A method of searching for used vehicles comprising:Why does stupid stuff like this matter? It matters because every click and every idea is becoming someone's property. It doesn't matter if we've been doing it forever (like querying databases!), or if it's totally obvious, someone ends up owning it. The USPTO is open for anyone who wants to claim ownership of any idea (no wonder -- their funding comes from filing fees for patents), and once those patents end up in the hands of patent trolls, it's open season on the firms and people who make great stuff.
* Using VIN numbers to look up the title status of a vehicle;
* Storing the title status of the vehicle in a database; and
* Providing a list of vehicles based on title status to users who search for them online.
Could this be any more obvious? Even the patent itself admits that methods of compiling title information on used cars have been around since 1991. So what's the novel aspect of this invention?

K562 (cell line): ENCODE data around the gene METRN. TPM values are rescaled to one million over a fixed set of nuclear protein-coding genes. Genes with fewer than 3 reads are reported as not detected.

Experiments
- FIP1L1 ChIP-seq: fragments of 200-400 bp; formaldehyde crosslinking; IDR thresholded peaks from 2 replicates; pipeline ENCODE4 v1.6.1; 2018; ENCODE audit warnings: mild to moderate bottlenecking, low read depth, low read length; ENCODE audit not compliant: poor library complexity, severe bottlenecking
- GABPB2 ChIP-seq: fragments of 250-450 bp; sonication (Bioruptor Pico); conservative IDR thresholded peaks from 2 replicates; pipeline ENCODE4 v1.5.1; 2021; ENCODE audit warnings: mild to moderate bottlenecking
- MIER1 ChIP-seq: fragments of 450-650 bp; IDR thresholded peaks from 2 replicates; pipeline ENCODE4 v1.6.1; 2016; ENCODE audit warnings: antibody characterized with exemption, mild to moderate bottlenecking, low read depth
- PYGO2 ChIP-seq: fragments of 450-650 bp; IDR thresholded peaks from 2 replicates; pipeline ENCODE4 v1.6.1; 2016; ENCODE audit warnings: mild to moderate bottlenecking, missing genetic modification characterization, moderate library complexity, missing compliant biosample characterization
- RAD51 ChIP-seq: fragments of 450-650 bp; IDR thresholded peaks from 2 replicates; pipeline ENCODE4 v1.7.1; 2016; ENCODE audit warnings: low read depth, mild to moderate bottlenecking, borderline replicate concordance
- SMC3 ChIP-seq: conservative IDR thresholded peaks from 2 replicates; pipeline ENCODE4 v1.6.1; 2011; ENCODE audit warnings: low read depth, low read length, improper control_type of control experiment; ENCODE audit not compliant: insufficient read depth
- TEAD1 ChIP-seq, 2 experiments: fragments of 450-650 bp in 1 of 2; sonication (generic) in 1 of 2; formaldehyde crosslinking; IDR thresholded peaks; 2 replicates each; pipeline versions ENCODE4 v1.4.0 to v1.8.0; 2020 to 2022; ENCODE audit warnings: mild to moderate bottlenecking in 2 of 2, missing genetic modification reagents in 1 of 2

We all pay: we pay for the legal costs of fighting patent battles, built into the price of our stuff. We pay for the technologies that never come to market because of patent fears. We pay for all the ridiculous "defensive patents" filed by startups (there's no such thing as a defensive patent: having a patent doesn't mean that the USPTO won't give the same patent to someone else, and then your "defense" consists of not running out of money to fight the patent in court), which then turn into patent-troll armaments when the startups tank.
I write books. My latest is a YA science fiction novel called Homeland (it's the sequel to Little Brother). More books: Rapture of the Nerds (a novel, with Charlie Stross); With a Little Help (short stories); and The Great Big Beautiful Tomorrow (novella and nonfic). I speak all over the place and I tweet and tumble, too.